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Final Exam Study Guide (Version 2)

by: Maddie Evans

Final Exam Study Guide (Version 2) GEOL 306

Marketplace > University of Oregon > Geology > GEOL 306 > Final Exam Study Guide Version 2
Maddie Evans
GPA 3.6
Volcanoes and Earthquakes
Dr. Bindeman

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Hey everyone, this is the updated, and hopefully fixed, PDF of the study guide. The first version did not seem to go through the system.
Volcanoes and Earthquakes
Dr. Bindeman
Study Guide
50 ?




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This 8 page Study Guide was uploaded by Maddie Evans on Monday December 7, 2015. The Study Guide belongs to GEOL 306 at University of Oregon taught by Dr. Bindeman in Summer 2015. Since its upload, it has received 65 views. For similar materials see Volcanoes and Earthquakes in Geology at University of Oregon.

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Date Created: 12/07/15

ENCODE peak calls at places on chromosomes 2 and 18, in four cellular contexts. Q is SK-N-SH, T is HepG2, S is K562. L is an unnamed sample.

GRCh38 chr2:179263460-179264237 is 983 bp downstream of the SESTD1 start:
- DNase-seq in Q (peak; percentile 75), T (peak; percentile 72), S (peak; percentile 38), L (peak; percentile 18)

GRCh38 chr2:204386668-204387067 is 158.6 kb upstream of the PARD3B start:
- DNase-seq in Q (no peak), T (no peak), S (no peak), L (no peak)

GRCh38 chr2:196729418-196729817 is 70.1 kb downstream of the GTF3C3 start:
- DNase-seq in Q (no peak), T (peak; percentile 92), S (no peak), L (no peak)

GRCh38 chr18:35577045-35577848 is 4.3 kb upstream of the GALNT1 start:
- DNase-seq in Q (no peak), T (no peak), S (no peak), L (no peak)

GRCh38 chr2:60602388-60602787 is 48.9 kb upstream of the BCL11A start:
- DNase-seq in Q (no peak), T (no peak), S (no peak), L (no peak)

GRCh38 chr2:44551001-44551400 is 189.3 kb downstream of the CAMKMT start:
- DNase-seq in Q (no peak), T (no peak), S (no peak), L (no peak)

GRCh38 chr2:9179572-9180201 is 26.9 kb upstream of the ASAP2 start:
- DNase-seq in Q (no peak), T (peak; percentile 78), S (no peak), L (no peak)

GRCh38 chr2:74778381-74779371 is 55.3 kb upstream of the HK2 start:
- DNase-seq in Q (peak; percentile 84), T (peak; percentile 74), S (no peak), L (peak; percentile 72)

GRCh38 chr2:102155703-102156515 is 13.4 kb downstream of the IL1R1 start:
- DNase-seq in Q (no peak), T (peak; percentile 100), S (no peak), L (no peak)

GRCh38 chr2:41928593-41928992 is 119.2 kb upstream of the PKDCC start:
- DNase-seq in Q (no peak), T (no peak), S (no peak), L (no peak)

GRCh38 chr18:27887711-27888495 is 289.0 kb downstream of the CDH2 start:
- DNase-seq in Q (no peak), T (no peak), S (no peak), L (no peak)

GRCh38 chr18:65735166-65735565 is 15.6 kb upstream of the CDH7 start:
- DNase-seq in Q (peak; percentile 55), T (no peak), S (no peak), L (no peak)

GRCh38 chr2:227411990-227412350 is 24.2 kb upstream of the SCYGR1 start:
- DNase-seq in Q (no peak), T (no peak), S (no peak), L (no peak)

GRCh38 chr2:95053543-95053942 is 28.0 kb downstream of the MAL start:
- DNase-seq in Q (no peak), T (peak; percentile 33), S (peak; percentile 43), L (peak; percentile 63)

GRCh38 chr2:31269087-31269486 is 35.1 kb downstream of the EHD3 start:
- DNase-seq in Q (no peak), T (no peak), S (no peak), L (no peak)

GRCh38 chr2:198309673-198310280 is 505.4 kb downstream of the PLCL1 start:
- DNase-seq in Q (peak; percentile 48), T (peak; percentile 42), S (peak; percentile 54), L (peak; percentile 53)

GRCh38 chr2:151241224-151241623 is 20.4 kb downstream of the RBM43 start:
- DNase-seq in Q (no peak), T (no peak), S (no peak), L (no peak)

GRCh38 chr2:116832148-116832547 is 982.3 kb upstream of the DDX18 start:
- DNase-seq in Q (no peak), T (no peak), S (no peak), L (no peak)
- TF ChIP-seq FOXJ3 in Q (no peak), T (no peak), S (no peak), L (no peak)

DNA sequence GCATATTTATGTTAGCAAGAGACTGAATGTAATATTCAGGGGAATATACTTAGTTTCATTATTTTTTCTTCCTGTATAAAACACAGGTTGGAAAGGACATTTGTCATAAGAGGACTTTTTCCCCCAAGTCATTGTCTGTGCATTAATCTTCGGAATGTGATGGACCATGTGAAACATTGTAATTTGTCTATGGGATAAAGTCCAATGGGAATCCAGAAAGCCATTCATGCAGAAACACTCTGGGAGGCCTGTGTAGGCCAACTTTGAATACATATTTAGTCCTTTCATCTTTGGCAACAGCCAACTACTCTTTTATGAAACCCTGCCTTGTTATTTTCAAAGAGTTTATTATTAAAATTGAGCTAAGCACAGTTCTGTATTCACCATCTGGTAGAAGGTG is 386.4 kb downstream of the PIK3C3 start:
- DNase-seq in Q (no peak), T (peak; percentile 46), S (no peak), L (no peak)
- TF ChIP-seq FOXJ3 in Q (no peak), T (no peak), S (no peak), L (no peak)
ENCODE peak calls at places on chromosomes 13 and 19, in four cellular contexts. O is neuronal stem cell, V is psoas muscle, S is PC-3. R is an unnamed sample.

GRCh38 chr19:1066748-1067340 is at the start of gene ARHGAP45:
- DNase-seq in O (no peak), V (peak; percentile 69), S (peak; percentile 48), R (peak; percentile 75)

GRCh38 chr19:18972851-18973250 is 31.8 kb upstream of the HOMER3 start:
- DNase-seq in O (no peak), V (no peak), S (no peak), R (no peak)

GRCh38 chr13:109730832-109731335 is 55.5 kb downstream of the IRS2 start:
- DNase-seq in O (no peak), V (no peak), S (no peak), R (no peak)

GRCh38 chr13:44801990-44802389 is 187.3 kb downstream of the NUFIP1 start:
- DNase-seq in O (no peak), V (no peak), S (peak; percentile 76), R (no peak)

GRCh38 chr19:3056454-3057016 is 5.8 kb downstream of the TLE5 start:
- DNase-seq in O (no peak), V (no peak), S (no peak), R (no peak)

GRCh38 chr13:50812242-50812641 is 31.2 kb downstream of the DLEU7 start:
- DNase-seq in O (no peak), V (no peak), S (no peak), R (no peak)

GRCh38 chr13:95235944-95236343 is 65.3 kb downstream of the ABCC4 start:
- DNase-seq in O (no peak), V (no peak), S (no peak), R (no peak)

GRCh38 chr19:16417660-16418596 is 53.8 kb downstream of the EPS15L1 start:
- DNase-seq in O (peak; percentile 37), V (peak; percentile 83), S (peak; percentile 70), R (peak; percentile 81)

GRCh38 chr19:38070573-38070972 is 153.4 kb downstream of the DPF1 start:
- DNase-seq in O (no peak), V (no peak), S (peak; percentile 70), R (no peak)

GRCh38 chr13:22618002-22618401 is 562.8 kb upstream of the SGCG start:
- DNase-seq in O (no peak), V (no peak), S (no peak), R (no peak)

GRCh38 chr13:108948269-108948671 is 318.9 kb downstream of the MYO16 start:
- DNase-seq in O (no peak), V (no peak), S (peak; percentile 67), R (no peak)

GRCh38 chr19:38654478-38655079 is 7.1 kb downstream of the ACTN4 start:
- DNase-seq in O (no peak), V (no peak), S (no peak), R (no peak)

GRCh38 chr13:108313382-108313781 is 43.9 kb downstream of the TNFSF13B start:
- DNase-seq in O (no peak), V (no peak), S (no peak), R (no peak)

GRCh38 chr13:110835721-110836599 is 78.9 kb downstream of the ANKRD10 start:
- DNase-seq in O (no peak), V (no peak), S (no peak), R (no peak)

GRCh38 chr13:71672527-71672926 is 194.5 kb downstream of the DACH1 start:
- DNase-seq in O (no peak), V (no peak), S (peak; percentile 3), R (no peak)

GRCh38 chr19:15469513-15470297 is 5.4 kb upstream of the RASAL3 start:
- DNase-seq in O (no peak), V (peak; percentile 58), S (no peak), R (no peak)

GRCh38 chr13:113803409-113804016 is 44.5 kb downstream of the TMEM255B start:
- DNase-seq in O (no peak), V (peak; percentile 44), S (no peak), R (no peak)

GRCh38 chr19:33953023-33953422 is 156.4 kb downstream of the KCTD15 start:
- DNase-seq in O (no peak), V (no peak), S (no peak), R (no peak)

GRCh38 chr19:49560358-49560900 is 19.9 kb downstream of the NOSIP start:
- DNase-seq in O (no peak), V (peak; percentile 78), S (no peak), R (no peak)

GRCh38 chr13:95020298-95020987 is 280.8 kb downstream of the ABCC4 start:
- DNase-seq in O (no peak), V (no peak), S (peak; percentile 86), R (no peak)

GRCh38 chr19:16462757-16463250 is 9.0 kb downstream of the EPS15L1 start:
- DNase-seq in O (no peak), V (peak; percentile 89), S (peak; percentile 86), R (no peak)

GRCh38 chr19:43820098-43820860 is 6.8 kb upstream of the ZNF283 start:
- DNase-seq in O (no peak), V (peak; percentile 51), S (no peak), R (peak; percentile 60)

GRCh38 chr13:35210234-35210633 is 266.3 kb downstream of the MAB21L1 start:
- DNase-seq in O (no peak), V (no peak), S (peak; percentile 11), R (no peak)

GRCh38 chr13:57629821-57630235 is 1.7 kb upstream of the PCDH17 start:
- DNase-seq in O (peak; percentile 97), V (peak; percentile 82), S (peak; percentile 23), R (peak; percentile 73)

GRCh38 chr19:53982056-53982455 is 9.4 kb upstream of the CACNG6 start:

Geology that Stud Guide quotDoes not mimic all textbook notes or Photos from Lecture slides read both for more information Study Guide Info Discussed in Review Lecture General Informa oh VVV V V VVVV V V V VVV VVVV V VV Younger plates are always more buoyant than older plates Plates that are subducting quickly will have larger earthquakes than those that are subducting slowly Large earthquakes occur every 250600 years the last one was 309 years ago and ruptured an entire subduction zone Iron can be found in the lower mantle core Lithosphere contains peridotite Asthenosphere is made up primarily of plastic Surface is never created only recycled surface can be subducted and melt away but be created again later San Andreas is a transform fault Magma squeezes through surface lithosphere Crust is 765km deep lithosphere 200 km deep upper mantle 600km deep lower mantle 650 km deep Convergent boundaries when plates smashing against eachother Himalayas an example as plates squished against each other and raised Divergent boundaries when plates moving away from each other and allowing magma to seep up between plates Transform boundaries when sliding past each other hand model demonstrated in class The stronger the offset the stronger the earthquake Roughly 150 hot spots around the world Subduction melting is called ux melting as it releases water Primary wave P wave comes moments before an earthquake and will be the first indication of a quake Secondary wave S wave occurs after the primary wave and before the large magnitude shaking Greatest shaking felt over soft mud moderate shaking felt over sand and gravel little shaking felt on bedrock Richter scale is labeled logarithmically Quake waves concave up because can t go through dense core Tsunami waves will always raise substantially at shallow water Basall c Volcanoes gt Shield volcanoes gentler slopes low viscosity lava little pyroclastic material large volumes of gasses Ex Mauna Loa Iceland s volcanoes gt Stratovolcanoes steeper slopes moderate viscosity high H20 levels half pyroclastic gt Cinder Cones mostly pyroclastic single event eruptions Scales to Measure Ea r hqua lees gt Mercalli Scale Used in 1902 how people feel largerlonger shaking would be deemed a large earthquake gt Richter Scale Began in 1935 Instrumental how the seismograph feels and length of P and S waves gt Moment and Seismic Energy Quantitative but perameters uncertain Tsunami Generating Even s gt Subduction plate can cause pressure and releasing will generate earthquake and tsunami Calderas or sectors collapse and cause waves Landslides or ice falls into ocean Volcanic eruptions usually don t cause tsunamis but sector collapses can Mt St Helens VVV Review Information for 1 quot Half of T erm Theory of Plate Tectonics gt Earthquakes tend to occur at plate boundaries where plates are shifting and creating tension and friction on one another they can be divergent or transforming gt Volcanoes tend to occur at plate margins where heat is excessively produced gt Plates are always moving hence the almost constant earthquake activity gt The evolution of ora and fauna could be due to the plates moving as they grow but separate from each other causing changes in species that resemble one another at plate boundaries Three Theories of Tectonics gt Continental drift hypothesis 19121960 s gt Fixed land masses before 1960 s gt Modern plate tectonics 1960current 1912 Continental Drift Theory gt Matching Continental Plate Boundaries if one was to cut up continents and paste them together as puzzle pieces they would match up almost perfectly aside from slight erosion gt Similarities of oras and faunas animal and plant species are similar at continental boundaries see puzzle analogy above gt Alternative Explanations 0 Ice or wood rafting animals plants could have been transferred from one land to another by raft 0 Land bridges small portions of land may have been connected to continents and allowing ora and fauna to relocate Ocean Floor Discoveries gt Central rift valleys indicating tension between plates gt Central rift valley having high heat ow and having volcanism gt Deep ocean trenches are usually the deepest parts of the ocean and are usually long and narrow gt Unable to determine ocean ooding older than 200 million years by drilling and dredging Paleomagnetism gt Magnetic field changes with time gt Magnetic pole and rotational pole are averaged to change over thousands of years gt Magnetic reversal happens roughly every 5 to 1 million years Switching North and South poles Polar quotWanderingquot gt From 1950 to 1960 gt The magnetic field in young lavas in Eurasia pointed toward our North pole but in older lavas would point to other locations or South pole gt This caused poles to quotwanderquot or assume continental movement Spreading and Subduction gt Explained by Henry Hess from Princeton gt When oceanic crust is slowly pulled apart from the middle magma and molten rock seeps in between the cracks and fractures to create the new oceanic crust Convection cells move downward and bring the plate down and the sea oor is gradually deepened Ocean oor always young because always renewed DivergentExtensional spreading ConvergentCompressional Subduction Slip Transform VVVV V Geometry and Kinematics of Plate Motion gt Triple junctions are where convergent divergent or transform plate boundaries meet in various combinations to accommodate movements on a sphere s surface o The Earth could not only be made up of one type of faulting has to adjust to the crust and area gt The Atlantic Ocean is a largely passive continental margin gt The Pacific Ocean including the Ring of Fire is an active continental margin gt The Indian Ocean is both passive and active Subduction Zones gt The density of the subducting plate will always be greater than the underlying plate 0 Asthenosphere 325 gcm3 0 Continental Lithosphere 310 gcm3 0 Old Oceanic Lithosphere 328 gcm3 0 Young Oceanic Lithosphere 326 gcm3 gt Continental Crust is rarely subducted Transform Plate Boundaries No new crust is created Usually occurring in ocean basins The act of sliding back and forth with no volcanism Creates the strongest earthquakes with friction San Andreas Fault 0 Has power to offset river deltas o In the future Baja California would be located where Alaska currently sits VVVVV Plate Tectonics and Volcanism gt Melting of the mantle 0 Partial melting usually occurs Melting in midocean ridges and hotspots common and aids in spreading Peridotie is the most abundant rock on Earth and most other planets Makes up the mantle and it s core Not seen often on surface or upper crust VVVV Density and Viscosity gt Oil is less dense than water and will oat gt Oil is more viscous than water and doesn t ow as easily Thermal Expansion gt When something is heated it expands and becomes less dense and less viscous Hot Spots gt Credited with ability to form oceanic islands gt Appear to move but always staying still and moving plates slide over and form islands Hawaiian Islands gt Leaving tracks on moving plates V VVVV Can produce medium to high volumes of basaltic magma Large volumes in the first 1 2 million years but gets weaker with younger islands Granite Sand Sandstone Quartzite Types of rocks 0 Igneous granite basalt gabbro o Sedimentary sandstones limestone o Metamorphic schist gneiss Si02 silica concentration in rock and magma determines the chemical and physical properties of rocks color mineral composition density viscosity etc Peridotite makes up most of the mantle Basalt makes up most of the oceanic crust Andesite makes up most of the continental margins Rhyolite and granite make up most of the continents Igneous Rocks gt VVV V Volcanic erupted on the surface 0 Containing glass and vesicles 0 Usually finegrained o Effusive lava o Pyroclastic volcanic ash scoria pumice bombs Plutonic cooled and crystallized at depth 0 Contains larger crystals Magma is melted crystals and gas Lava is magma that has lost its gas Igneous rock is solid that was made from cooled and fullycrystallized plutonic or partially crystallized volcanic magma Volcanism and Plate Tectonics VV V V VV 5 types of volcanism Midocean ridges basaltic almost completely underwater less viscous shield volcanoes quite effusive eruptions Hot spots when under continents form huge calderas and rhyolitic eruptions Subduction zones above water level viscous explosive pyroclastic eruptions and form island arcs Intraplate volcanism mostly basalt more explosive Magmatism of continental collision zones mostly granite little basalt little volcanism Textbook Mates Chapter 2 V VVV VVVV V V VV Distinction between mantle and crust based on rock composition Lithosphere the stiff and rigid outer rind of Earth containing tectonic plates Asthenosphere has inner hotter and more easily deformed rock Elevation difference between continental and oceanic crusts is explained by isostacy buoyancy Earth s plates move up to 11 cm per year Eruptions occurring daily along oceanic ridge systems Spreading centers in continents pull apart at much slower rates and don t usually form plate boundaries High Cascades volcanoes are an example of Convergent boundaries subduction where the oceanic crust is diving underneath the continental crust San Andreas Fault has moved California at least 350 kilometers so far Transform faults generate the most earthquake and all have potential to be catastrophic 1 to 2 dozen rigid lithosphere plates make up the outer 60 to 200 kilometers of Earth Continenttocontinent collision is where the tallest mountains are formed and largest earthquakes Chapter 6 V VVVV V V VVVVV VV Melting temperature controlling when a rock becomes magma Magma chambers are large masses of molten magma that rise through Earth s crust and usually erupt to form volcanoes Rhyolitic magma ows extremely thick and stiff Fissure is when a crack opens in the oor and erupts a large basalt ow Pahoehoe lava is very easy owing Aa lava is blocky and hard owing Volcanic Explosivity Index VEI quantifies the eruption size volume and violence Phreatic eruptions are violent steamdriven explosions generated by vaporization of shallow water in the ground Strombolian eruption is fed by magma that interacts with groundwater or seawater Vulcanian eruptions include ash falls that dominate Mauna Loa is Hawaii s largest volcano that has erupted 33 times since 1843 Etna s eruptions feature occasional violent episodes Cinder cones are basalt but characterized by small size low viscosity steep sides and moderate volatile content Stratovolcanoes have moderate volume and size moderate viscosity and slope and moderate volatile content gt gt The tectonic environment dictates the volcano distribution type composition and behavior Volcanoes that are not near plate boundaries are generally situated over hotspots Review Information for 2quot Hatf of T arm Muck of information is EM text or EM Photos of Lecture slides on Canvas Waves and Rays V VVVV Sound waves are compression of the air Water waves are compression and surface waves Wave through solids are a combination of compression shear and surface Re ected waves and rays can calculate the velocity of the material at a certain depth as well as the depth of that particular layer Earth imaging mentioned above is the main tool for seismic tomography Seismogram gt VVV First seismograph was in 1887 when a pen was suspended over a piece of paper attached to the ground and distance travelled was recorded Earthquake can only be heard in aftershocks or after quake has occurred S waves can t propagate through liquids Natural and artificial earthquakes help image and map the world along with it s crust groundwater sea oor etc ShortTerm Earthquake Predictions VVVVV Minor earthquakes precede larger ones Look for changes in the ground motion Groundwater levels will be rapidly uctuating Gas radon levels Early warning systems implemented in cell phones LongTerm Earthquake Predictions gt gt gt gt Checking recurrence intervals at certain areas or fault lines Earthquake hazards map and familiarity with dangerous areas Seismic gaps Migrating earthquakes EarthquakeSafe Structures VVVVV Reinforced concrete Wood framing No bricks stone or mud too vulnerable Framed property will be damaged but with no collapse Steel exible frames and safe distances between highrise buildings in cities Meteorites and Comets VVVVV Meteorites comes from asteroid belts 515 kms Comets come from the Oort belt 6070 kms Comets can lose all water and become meteorites Meteorites on Earth collected from the Moon Mars and Venus Idea that the Moon was formed from a highimpact meteorite that split the Earth s mantle into pieces that created the orbiting planet Tsunami General Information VVVVVV 51 meter not high in open water but high on shallow beaches Wavelength is 300 kilometers Very gentle slopes When nearing shore will gain elevation but lose speed Several arrivals arriving 1530 minutes apart Most dangerous in bays and harbors Tohoku Earthquake and Tsunami VVVVVVV March 11 2011 Magnitude 90 lasted 6 minutes One of top 5 earthquakes in the world and largest in Japan Wave 40 meter high 16000 did 125000 building destroyed 300 billion damages worst ever for natural disaster Due to subduction megathrust most common for earthquakes